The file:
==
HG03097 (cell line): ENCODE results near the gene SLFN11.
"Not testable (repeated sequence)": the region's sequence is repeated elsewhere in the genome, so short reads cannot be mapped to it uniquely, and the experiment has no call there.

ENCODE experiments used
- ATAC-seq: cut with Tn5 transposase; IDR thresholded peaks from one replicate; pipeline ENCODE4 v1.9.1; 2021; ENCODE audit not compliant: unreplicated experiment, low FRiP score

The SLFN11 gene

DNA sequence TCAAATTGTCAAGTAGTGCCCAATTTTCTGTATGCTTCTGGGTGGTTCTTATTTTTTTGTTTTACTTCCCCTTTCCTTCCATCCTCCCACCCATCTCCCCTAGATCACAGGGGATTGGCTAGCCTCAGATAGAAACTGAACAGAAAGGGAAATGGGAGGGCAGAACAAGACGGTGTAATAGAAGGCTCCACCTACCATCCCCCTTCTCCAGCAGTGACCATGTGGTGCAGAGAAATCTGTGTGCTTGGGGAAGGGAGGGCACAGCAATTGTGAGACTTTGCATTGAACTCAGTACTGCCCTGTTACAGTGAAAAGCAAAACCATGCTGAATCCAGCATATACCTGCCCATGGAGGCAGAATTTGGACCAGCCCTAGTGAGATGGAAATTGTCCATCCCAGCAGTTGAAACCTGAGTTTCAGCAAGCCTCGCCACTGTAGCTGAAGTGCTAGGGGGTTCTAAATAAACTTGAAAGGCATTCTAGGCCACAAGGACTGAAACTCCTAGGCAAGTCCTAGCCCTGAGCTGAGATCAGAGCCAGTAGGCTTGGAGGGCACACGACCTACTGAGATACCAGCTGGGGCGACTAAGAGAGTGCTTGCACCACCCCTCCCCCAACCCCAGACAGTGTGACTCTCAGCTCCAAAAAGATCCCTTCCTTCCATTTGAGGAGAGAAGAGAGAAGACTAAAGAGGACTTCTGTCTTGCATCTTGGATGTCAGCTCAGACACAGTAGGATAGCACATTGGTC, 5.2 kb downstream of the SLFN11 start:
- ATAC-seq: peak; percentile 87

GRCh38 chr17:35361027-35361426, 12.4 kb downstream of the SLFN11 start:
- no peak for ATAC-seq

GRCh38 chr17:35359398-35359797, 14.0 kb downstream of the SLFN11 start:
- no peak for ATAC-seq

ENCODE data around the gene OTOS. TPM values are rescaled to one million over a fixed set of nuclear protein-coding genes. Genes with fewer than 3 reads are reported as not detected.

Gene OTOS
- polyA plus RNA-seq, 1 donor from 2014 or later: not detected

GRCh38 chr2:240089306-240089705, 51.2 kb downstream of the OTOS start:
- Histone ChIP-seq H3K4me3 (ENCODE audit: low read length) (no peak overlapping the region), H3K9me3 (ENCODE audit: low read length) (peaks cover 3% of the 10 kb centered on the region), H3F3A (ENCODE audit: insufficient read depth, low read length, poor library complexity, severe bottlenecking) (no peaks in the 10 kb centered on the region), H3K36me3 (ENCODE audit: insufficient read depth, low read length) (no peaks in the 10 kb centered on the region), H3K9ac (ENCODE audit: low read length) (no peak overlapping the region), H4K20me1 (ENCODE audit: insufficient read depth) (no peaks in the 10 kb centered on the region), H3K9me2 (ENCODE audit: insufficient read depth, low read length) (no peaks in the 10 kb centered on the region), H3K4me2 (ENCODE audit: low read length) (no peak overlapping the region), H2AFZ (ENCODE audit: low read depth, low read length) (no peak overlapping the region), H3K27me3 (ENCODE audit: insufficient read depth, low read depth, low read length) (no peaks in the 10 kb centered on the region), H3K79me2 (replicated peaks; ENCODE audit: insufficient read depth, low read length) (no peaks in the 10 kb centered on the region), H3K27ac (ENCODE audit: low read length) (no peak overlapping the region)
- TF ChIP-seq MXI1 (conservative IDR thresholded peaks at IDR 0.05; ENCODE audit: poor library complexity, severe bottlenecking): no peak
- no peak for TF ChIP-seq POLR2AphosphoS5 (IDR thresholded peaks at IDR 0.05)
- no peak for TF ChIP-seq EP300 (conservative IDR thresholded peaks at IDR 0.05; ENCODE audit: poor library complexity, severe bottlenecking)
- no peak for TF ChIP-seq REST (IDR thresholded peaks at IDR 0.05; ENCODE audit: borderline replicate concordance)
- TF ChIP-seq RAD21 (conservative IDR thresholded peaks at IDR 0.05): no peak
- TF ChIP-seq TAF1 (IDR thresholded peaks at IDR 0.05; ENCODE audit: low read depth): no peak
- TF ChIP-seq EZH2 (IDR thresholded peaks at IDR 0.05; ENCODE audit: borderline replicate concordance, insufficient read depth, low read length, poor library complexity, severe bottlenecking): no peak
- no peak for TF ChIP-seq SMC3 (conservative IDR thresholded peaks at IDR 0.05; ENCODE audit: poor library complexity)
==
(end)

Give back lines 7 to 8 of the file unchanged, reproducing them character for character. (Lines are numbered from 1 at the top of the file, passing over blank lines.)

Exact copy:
- ATAC-seq: peak; percentile 87

GRCh38 chr17:35361027-35361426, 12.4 kb downstream of the SLFN11 start: